I say usually because sometimes it can be larger, but generally it’s smaller.
cwebp sword.png -o sword.webp -mt -m 6 -pass 10 -q 90
I’m definitely using webp. There’s no reason not to. Occasionally there’s one that’s larger than the png by a bit, but usually it’s significantly less and has less blocky artifacts than JPG.
|h264||Common and widespread||Reference||Good||Good||Good balance between encoding speed, filesize, and quality|
|VP9||Generally well supported||Often 10x smaller||Decent||Much slower||Much smaller with limited hit to quality, but much slower encode speed.|
|AV1||Desktop, not mobile||Often 10x smaller||Good||Sooo much slower||Smaller, better quality, but limited support and really slow encode time|
There’s more interesting tradeoffs for video, since you don’t want to sit around until the heat death of the universe waiting for that perfect AV1 encode.
AV1 is really slow to encode right now, like 500x slower. VP9 is faster, but does suffer jpg-like blocking artifacts at lower bitrates.
AV1 10 and 12 bit colour don’t seem to work in browsers. The stutter is real. The PNG’s I had were apparently 12 bit colour (
yuv444p12le), and the default for FFMpeg was to use the input pixel format. Use
yuv422p) to workaround.
|Codec||Size (mb)||Encode Time (mins)|
Note that this is slightly different from the usual commands around, since I’m using an image sequence instead of another video.
scaleis because 1080 would have taken too long
-1:720to keep aspect while reducing height to 720
lanczosscale filter for good resize quality
threadsfor multithreading (more apparently faster but slightly lower quality)
-movflags +faststartis for MP4 containers, and lets the file play while still downloading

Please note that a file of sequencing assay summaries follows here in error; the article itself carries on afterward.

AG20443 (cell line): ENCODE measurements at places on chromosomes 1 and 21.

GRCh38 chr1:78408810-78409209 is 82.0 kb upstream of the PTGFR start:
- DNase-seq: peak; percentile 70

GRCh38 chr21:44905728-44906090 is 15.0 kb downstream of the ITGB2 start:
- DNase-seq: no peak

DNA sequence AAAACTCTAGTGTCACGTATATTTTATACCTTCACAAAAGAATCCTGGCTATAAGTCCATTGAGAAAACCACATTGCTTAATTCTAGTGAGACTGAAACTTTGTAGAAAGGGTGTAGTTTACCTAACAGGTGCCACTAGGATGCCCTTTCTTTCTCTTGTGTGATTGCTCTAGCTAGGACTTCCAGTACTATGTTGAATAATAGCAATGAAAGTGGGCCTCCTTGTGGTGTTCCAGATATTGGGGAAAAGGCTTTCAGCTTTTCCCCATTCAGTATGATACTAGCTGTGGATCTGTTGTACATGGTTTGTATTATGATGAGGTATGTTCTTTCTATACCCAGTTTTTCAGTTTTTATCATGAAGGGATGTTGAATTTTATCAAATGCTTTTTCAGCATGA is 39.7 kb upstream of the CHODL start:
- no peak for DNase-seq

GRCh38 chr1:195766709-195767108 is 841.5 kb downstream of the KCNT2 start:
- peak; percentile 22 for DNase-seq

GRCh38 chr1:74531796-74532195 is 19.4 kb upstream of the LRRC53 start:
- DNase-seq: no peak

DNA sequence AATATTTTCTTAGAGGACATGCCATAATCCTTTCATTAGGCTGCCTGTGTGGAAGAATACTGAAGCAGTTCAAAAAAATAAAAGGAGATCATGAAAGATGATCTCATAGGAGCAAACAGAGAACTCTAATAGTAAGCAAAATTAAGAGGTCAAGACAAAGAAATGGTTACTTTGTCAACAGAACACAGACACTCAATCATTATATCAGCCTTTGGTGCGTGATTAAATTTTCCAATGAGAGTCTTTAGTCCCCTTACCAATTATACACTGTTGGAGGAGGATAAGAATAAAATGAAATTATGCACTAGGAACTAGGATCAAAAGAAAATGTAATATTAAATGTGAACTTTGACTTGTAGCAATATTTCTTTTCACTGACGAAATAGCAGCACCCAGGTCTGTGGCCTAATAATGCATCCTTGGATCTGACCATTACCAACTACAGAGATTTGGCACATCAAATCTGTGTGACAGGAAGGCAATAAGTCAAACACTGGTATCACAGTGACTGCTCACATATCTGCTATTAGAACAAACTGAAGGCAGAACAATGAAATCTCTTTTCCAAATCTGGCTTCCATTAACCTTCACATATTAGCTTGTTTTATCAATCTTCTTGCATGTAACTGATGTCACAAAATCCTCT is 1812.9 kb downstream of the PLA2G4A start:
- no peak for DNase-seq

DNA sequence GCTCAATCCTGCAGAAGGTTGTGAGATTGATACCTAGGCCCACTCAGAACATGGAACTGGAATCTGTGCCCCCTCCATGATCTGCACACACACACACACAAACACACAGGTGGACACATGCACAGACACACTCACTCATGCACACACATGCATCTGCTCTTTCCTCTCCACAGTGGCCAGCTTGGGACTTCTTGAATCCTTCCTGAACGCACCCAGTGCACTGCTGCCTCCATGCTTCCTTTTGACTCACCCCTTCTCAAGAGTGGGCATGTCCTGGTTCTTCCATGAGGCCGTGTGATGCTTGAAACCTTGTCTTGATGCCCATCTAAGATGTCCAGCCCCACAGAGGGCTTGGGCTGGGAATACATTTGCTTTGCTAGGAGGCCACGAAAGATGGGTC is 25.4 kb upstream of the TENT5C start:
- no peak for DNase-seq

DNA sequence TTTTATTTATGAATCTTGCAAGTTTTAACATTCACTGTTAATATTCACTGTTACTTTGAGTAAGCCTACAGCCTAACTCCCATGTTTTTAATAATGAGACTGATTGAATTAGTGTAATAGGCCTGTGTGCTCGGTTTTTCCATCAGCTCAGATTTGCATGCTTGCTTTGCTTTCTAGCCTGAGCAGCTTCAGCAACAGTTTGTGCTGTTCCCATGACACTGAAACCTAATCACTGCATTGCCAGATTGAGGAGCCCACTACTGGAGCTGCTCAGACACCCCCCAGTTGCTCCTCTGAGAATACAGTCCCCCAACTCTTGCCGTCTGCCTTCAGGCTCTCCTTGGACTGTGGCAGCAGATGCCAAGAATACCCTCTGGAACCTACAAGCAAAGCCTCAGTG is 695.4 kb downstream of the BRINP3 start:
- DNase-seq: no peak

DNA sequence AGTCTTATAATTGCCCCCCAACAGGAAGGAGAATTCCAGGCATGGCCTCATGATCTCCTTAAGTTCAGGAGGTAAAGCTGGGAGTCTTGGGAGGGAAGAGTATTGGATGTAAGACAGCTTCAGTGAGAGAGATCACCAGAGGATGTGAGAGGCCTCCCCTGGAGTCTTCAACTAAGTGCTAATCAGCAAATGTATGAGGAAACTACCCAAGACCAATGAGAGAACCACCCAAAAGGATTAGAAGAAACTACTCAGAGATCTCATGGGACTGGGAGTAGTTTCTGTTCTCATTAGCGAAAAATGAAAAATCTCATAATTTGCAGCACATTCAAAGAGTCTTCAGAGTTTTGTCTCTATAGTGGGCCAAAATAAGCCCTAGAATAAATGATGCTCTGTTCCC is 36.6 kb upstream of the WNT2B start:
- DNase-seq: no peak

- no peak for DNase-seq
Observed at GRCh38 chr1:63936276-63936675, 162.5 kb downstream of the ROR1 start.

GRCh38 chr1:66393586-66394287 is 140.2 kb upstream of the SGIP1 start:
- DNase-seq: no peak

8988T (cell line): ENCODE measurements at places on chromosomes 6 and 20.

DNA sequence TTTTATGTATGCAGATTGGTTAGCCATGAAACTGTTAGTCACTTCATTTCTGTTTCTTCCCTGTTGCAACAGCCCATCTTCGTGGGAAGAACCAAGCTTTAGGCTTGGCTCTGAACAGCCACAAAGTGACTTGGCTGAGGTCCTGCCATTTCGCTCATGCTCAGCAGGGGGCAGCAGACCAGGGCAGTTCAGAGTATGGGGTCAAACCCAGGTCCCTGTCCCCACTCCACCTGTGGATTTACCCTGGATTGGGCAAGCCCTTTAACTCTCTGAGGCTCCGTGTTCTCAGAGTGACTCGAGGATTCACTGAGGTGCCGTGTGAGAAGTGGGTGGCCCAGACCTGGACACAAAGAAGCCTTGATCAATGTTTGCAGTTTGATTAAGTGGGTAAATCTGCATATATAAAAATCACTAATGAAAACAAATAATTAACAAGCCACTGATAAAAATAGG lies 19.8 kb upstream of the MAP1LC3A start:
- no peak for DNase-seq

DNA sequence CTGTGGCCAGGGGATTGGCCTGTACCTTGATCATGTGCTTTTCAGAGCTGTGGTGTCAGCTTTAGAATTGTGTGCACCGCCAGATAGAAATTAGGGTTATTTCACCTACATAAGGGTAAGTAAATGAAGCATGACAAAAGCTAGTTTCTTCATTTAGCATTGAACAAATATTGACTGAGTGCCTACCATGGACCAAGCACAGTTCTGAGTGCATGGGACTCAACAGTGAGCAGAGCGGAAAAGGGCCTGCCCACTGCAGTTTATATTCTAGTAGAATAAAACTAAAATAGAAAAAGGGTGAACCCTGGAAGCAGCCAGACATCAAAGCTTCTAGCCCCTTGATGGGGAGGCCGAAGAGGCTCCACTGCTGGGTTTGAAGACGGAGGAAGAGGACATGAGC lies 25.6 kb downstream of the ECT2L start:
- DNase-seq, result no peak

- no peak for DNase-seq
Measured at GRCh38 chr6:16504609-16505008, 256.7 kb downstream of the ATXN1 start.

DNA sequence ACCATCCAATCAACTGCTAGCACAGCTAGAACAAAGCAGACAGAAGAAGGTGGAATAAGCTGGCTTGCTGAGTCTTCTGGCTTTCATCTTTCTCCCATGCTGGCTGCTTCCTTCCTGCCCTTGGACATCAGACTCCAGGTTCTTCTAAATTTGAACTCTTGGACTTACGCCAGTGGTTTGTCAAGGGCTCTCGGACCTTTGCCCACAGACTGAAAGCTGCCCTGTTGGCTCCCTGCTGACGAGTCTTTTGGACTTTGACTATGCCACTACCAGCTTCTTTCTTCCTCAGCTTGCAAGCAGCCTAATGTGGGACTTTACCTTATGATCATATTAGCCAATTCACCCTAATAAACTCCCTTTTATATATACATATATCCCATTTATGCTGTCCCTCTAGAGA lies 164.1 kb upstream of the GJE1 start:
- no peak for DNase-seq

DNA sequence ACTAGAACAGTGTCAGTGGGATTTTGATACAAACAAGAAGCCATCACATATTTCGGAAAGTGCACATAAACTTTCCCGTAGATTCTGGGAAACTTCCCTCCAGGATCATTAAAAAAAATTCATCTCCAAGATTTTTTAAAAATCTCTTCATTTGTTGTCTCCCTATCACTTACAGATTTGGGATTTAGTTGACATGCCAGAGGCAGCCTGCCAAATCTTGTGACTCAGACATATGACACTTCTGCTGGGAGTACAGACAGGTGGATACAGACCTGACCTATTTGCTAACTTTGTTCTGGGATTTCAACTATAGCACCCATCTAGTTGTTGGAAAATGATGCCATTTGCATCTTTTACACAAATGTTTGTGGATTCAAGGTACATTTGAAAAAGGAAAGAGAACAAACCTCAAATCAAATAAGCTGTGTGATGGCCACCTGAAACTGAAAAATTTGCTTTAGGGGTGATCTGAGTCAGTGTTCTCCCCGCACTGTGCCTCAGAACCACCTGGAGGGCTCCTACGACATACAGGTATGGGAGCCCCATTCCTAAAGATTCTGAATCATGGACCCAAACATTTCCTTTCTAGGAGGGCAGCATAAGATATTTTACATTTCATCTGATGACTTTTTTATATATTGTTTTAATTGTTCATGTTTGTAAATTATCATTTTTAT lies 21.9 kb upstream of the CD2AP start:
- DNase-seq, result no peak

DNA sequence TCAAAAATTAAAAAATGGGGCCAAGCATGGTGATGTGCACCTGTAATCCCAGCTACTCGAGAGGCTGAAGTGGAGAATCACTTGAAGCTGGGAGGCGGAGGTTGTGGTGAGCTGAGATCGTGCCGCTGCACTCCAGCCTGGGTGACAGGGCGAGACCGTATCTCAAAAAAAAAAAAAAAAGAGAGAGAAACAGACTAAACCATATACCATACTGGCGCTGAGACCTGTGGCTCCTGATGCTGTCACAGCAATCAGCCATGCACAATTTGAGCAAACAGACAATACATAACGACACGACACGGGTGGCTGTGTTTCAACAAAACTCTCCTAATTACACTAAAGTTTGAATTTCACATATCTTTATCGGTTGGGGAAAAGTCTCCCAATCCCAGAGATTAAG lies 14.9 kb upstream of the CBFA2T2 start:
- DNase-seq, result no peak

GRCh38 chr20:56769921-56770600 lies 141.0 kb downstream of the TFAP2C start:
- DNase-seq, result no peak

ffmpeg -framerate 30 -i %04d.png -vf scale=-1:720:flags=lanczos -c:v libx264 -b:v 0 -crf 35 -movflags +faststart output.mp4
ffmpeg -framerate 30 -i %04d.png -vf scale=-1:720:flags=lanczos -c:v libvpx-vp9 -b:v 0 -crf 35 -deadline best -row-mt 1 -tile-columns 2 -threads 8 output.webm
-b:v 1024kwas unfair vs h264. Turns out it didn’t matter, but fixed anyway :)
I’ve had a lot better results from two-pass in target bitrate mode.
ffmpeg -framerate 30 -i %04d.png -vf scale=-1:720:flags=lanczos -c:v libvpx-vp9 -b:v 800k -pass 1 -f webm emptyfile
ffmpeg -framerate 30 -i %04d.png -vf scale=-1:720:flags=lanczos -c:v libvpx-vp9 -b:v 800k -pass 2 output.webm
Silly Windows and FFMpeg docs. Apparently you should be able to go
-pass 1 NUL && ^but I can’t get that to work, so generating a temporary file instead.
ffmpeg -framerate 30 -i %04d.png -vf scale=-1:720:flags=lanczos -c:v libaom-av1 -b:v 0 -crf 35 -strict experimental -row-mt 1 -cpu-used 5 -tile-columns 2 -threads 8 -pix_fmt yuv444p -movflags +faststart output.mp4
experimentalflag since AV1 is new
AV1 is not CURRENTLY worth unless you have videos shorter than 30 seconds OR you find that balance between quality and filesize before the entropic death of the world.
VP9 is faster to encode with similarly reduced file sizes.
There’s many projects looking into improving the encode speed; libaom is still experimental for now, so once it comes properly, it might become worth.